Technology adoption is a fascinating thing. Regardless of what the “next big thing” is, adoption tends to follow a consistent pattern. I’ve always thought that Gartner did a pretty good job with their “Hype Cycle” adoption curve, and as someone who has built a business around data, I enjoyed watching big data’s journey on the cycle – from its place atop the Peak of Inflated Expectations in 2013 to its steady progression down the Trough of Disillusionment in 2014.
But last year, something interesting happened. Gartner removed big data from its Emerging Technologies Hype Cycle just as you’d expect it to begin its trip of the Slope of Enlightenment. The Slope of Enlightenment is my favorite leg of the Hype Cycle journey – the place where rubber meets road and the technology starts to prove itself. Betsy Burton, the report’s author, discussed the decision, saying that “big data has quickly moved over the Peak of Inflated Expectations… and has become prevalent in our lives across many hype cycles. So big data has become a part of many hype cycles.”
I found myself agreeing whole-heartedly with that reasoning, which dovetailed with mine. The idea of big data has become so prevalent in enterprises that the phrase itself stopped having much meaning. Instead of an emerging technology, it was just the way businesses operate, defined by its applications. And, as expected, data is again just data no matter how ‘big’.
Flash forward less than a year, and we are seeing companies do amazing things by harnessing data. One of the side effects, however, is that expectations continue to soar – most notably from consumers. Consumers now expect a much greater degree of personalization than ever before – not just from Amazon, Netflix and other service providers that were built from the ground up on data – but from all service providers. Banks, for example, must understand and plan for the fact that consumer expectation for personalization is creeping into their business and impacting their ability to attract, please, and retain customers.
NGDATA recently conducted a survey of more than 1,000 banking customers designed to measure consumer views on how well they believe their banks understand them. The results were clear. A few findings stood out, most notably:
– Segmentation Doesn’t Cut It Anymore: Fewer than 30% of consumers believe that offers from their banks are customized for their individual needs, which is a huge problem for banks. Over just the past few years, consumer expectations have risen considerably, and banks are not keeping pace.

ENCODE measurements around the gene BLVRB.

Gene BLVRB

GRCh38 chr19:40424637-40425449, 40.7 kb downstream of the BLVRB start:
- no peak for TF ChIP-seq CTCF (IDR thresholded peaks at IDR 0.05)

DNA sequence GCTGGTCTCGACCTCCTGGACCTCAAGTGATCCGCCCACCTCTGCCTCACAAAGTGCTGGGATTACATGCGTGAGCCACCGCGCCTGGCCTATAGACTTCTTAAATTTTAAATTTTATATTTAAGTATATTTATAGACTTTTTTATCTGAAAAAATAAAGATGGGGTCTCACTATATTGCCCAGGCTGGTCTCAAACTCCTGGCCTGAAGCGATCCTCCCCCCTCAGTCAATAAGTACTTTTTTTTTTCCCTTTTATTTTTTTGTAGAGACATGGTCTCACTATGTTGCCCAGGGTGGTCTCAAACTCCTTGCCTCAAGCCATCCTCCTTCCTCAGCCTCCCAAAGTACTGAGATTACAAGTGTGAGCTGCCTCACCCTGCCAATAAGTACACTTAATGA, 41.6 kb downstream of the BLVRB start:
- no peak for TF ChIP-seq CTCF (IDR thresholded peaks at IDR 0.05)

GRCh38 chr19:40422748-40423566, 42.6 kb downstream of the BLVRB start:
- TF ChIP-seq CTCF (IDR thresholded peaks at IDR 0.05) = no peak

– The Problem Will Only Get Worse: Younger generations in particular are becoming frustrated. There is a strong correlation between age and expectations: 51% of respondents between 18 and 34 said they’d be happier if their banks understood them better. As respondent age increased, that number shrinks: just 27% of those 45 or older responded similarly. While older customers’ expectations are on the rise, their position as customer will continue to be replaced by younger ones, meaning that demand for individual understanding can only increase. The time to act is now as future business is at stake.
The research we conducted indicates that we’re amid a shift toward increasingly customized, personalized interactions between businesses and their customers. We focused on the banking industry, but I’d be willing to wager that similar research in any industry would return similar results. Gone are the days where customers are satisfied with being lumped into demographic segments and getting offers that aren’t catered to their individual needs and preferences.
This strong preference toward personalized offers is even more pronounced with younger consumers, who have grown up in a world powered by Netflix and Amazon recommendation engines and text message auto-completing capabilities tailored to their personal usage. The approximately 80 million Millennials in the U.S. represent roughly 25% of the American population, and their spending power will only increase. Recent research from Accenture found that this generation spends roughly $600 million per year, a number that will grow to $1.4 trillion by 2020.
The challenge of changing the way businesses interact with a generation that demands personalization will span every industry, but will be more pronounced in industries like banking that have been historically slow to adopt technology and change their processes. Segmentation and demographic-based outreach has powered marketing departments for generations, but the market is rapidly changing, and these approaches are no longer sufficient. A clear path for happier and more loyal customers is emerging, and organizations that don’t take that path will lose ground to competitors that develop a deeper understanding of customers not only at the demographic level, but at the individual level. Organizations that do this effectively will enjoy longer, more fruitful relationships with the customer of the future.
Luc is a co-founder and the CEO of NGDATA. Prior to NGDATA, he co-founded Porthus (EU, 2000), which delivered cloud-based solutions that IPO’d in 2006 and was acquired by Descartes Systems Group in 2010 (US/CA). At that time Luc became the EVP global marketing, product strategy and chairman of corporate planning office (US/CA). After leaving Descartes, Luc observed what was becoming a massive expansion of useful consumer data and realized that consumer oriented companies would need a solution to store, organize, sift and gain customer insights with what would become known as Big Data. Through his experience in artificial intelligence (neural networks, large data processing, rule based systems, …) he decided to join forces to create NGDATA. Luc holds a Master in Engineering and Information technology (UGent, BE) and Executive MBA (Antwerp, Kellog, IMD).
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